We were recently retained by a mid-market financial services company to lead a negotiation. While there were competitive products, our Client really wanted to buy from this vendor and, unfortunately, the vendor’s sales team was keenly aware of this. As a result, the vendor’s attorney immediately took an unusually hard line on whose contract to use... his.
Ok. I know most readers will assume that the negotiations were doomed to be drawn out, contentious, painful and, ultimately, unsuccessful for our Client, and some won’t blame the attorney for taking a hard line when he had the leverage. Contrary to conventional wisdom, however, this created an opportunity for us to make up ground. Our Client, once they engaged us, had committed to our process, which included clearly establishing their priorities and understanding the landscape. Therefore, we knew what was important, and what wasn’t, and we knew our Client didn’t have a contract template that was well suited for this product. So, when the attorney demanded we use their paper, we conceded easily and without argument, merely stating that, in the interest of working together, we would work off their paper.
Our initial redlines to their agreement were also purposefully light. We maintained a reasonable, measured, and collaborative approach to our proposed modifications, focusing on protecting our Client’s priorities and keeping any other changes to a bare minimum. It was clear the vendor’s attorney saw this as weakness on our part, and as further evidence of his perceived position of leverage.
Unfortunately, the initial conference calls to go through our redlines were not productive, because the attorney argued every little nit-picky point and conceded only those things that clearly meant nothing to him. We accepted those concessions but offered no further material concessions of our own. As we worked through the document, I’d casually throw in that we’d not modified this section, or that section, in the interest of progress. When he would ask for us to reconsider something we proposed, I’d ask how our position was unreasonable. He was using an adversarial, or what I call ‘tick-box’, style of negotiation where, for one party to win, the other must lose. And because he had the leverage, he felt we should do the losing.
However, rather than play by his rules, we reversed the field entirely and suggested that he needed to stop nit-picking and start accepting our minimal, reasonable changes that addressed only our highest priorities. In other words, because we offered concessions early (largely on our terms), we could dig in our heels as discussions progressed. The attorney lost it, and kept arguing that we were asking and asking, but not giving, which is how a tick-box negotiator thinks. He was resisting losing the advantage in ‘wins’ that he had so carefully built up.
My response was that we’d agreed to start from his preferred terms, and that the only outstanding issues were those things most important to us. I reminded him that his wins were all the issues that we weren’t discussing… all of the changes that we could’ve made but didn’t. I told him that these were huge wins for his company, but that, in exchange, we needed a few reasonable things too. I thought his head might explode and we had to adjourn so he could cool down.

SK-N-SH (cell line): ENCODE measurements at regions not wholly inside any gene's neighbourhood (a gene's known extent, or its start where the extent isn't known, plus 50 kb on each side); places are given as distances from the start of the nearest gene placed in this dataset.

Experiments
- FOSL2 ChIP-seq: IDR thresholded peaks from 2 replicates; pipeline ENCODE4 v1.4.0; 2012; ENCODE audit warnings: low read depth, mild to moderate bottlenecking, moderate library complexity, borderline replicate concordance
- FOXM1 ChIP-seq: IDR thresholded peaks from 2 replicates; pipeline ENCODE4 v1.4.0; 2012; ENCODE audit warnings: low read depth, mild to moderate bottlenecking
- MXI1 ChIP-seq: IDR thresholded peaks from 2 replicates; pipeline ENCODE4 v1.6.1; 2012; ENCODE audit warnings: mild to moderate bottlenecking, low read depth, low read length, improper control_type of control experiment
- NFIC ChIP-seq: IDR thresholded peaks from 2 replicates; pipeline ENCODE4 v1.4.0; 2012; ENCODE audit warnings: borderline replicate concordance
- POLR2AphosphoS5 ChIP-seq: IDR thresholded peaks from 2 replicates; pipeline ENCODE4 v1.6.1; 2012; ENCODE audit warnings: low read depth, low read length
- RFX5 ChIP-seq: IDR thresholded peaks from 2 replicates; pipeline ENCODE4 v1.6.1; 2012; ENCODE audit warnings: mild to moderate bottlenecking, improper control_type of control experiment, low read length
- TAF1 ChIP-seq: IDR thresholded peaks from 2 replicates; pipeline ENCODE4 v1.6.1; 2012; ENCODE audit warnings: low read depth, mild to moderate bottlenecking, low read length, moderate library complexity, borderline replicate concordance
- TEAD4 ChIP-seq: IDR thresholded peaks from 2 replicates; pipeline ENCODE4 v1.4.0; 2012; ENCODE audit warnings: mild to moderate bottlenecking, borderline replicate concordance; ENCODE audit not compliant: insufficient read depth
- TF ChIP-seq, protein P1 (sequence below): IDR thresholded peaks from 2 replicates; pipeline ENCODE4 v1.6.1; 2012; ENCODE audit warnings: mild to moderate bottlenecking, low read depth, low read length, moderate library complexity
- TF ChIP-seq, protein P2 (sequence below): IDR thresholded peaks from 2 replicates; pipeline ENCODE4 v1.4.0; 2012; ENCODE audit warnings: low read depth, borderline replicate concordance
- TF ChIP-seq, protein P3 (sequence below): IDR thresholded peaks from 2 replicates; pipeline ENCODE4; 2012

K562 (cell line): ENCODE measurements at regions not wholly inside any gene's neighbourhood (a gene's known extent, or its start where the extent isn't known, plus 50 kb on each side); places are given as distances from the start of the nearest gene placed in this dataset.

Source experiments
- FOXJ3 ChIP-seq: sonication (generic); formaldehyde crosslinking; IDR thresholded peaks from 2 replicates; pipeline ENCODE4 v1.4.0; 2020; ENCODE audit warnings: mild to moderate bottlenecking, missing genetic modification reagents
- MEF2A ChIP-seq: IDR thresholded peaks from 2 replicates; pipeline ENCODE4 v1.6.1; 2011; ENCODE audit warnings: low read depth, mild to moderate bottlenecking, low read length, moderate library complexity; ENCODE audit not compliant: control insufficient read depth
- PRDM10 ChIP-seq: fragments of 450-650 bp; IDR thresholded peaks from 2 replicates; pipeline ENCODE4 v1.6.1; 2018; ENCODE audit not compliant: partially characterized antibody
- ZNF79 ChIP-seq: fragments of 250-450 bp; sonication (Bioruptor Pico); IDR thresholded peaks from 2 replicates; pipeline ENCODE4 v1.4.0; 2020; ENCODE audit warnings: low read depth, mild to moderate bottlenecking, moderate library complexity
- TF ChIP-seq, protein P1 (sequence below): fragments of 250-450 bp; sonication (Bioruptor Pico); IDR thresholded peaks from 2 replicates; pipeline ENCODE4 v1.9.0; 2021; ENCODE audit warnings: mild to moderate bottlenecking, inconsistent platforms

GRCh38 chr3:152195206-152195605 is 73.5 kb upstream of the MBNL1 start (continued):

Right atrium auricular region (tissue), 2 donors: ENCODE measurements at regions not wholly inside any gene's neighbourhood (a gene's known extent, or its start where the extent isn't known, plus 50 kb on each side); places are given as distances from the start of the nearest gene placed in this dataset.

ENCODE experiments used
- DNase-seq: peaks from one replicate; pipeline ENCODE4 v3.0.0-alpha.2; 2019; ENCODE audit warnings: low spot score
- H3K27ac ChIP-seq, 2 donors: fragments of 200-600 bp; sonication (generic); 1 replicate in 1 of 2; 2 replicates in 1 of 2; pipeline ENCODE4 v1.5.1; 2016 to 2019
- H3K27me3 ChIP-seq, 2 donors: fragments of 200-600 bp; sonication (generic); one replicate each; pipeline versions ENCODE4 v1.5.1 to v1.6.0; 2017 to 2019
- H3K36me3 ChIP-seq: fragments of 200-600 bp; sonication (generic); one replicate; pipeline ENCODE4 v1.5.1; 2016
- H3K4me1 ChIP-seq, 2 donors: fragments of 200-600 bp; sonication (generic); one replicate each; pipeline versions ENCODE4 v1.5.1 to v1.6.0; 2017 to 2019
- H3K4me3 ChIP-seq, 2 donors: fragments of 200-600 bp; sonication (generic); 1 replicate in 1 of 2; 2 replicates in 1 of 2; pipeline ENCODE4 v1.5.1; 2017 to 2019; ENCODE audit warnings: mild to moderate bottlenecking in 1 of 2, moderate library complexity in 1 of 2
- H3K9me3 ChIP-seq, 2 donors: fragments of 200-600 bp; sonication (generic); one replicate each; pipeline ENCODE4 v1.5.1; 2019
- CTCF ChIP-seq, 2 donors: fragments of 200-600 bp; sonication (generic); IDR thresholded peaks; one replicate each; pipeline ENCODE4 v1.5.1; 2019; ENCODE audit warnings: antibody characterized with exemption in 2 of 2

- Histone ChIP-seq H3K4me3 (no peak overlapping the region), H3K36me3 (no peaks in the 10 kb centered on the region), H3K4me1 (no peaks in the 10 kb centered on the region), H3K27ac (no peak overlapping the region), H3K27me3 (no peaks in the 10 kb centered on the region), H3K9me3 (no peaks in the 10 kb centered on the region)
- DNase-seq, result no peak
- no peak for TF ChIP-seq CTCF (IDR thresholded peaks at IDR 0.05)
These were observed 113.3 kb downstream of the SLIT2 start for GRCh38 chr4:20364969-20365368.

I then had my Client Project Champion call the vendor VP of Sales and communicate that negotiations had not progressed to her liking and that, if we couldn’t stop the nit-picking and make progress, my Client would need to pivot to an alternate product, even though we preferred the vendor’s product. This poor vendor VP had just sat through these brutal calls hearing his lawyer belligerently argue the most trivial of points while being unable to articulate how our request was unreasonable in the first place. The VP was clearly uncomfortable being on the adversarial side of the discussions and knew that his side looked unreasonable (and slightly unhinged). He told my Client that he’d need a few days to sort things out and, three days later, we received a new draft agreement, completed by a different attorney, with minimal changes to our original proposed draft. Additionally, the vendor made major concessions on pricing and a few other key commercial terms. The final deal, which was signed only a couple of days later, was nearly the ‘best case scenario’ from our negotiation matrix.
In the end, the vendor was saddled with the damage that this attorney’s adversarial style had caused, and to undo that damage, which was exacerbated by the fact that we were nothing but nice, they had to voluntarily concede more than they would have had they merely taken a collaborative approach in the first place.
So, does collaboration usually beat adversarial? And aren’t their other negotiating styles? What’s with the extremes? Tune into to the next post to get answers to those questions and more as we pull back the covers on negotiation styles.
Thanks for investing time in reading the Seprio Blog, a place to find stories, tips and other pearls for you to protect your business priorities with best practices in negotiating, strategic sourcing, and vendor management. I’m your host and Seprio Master Certified Negotiator, Patrick Bohnenkamp.
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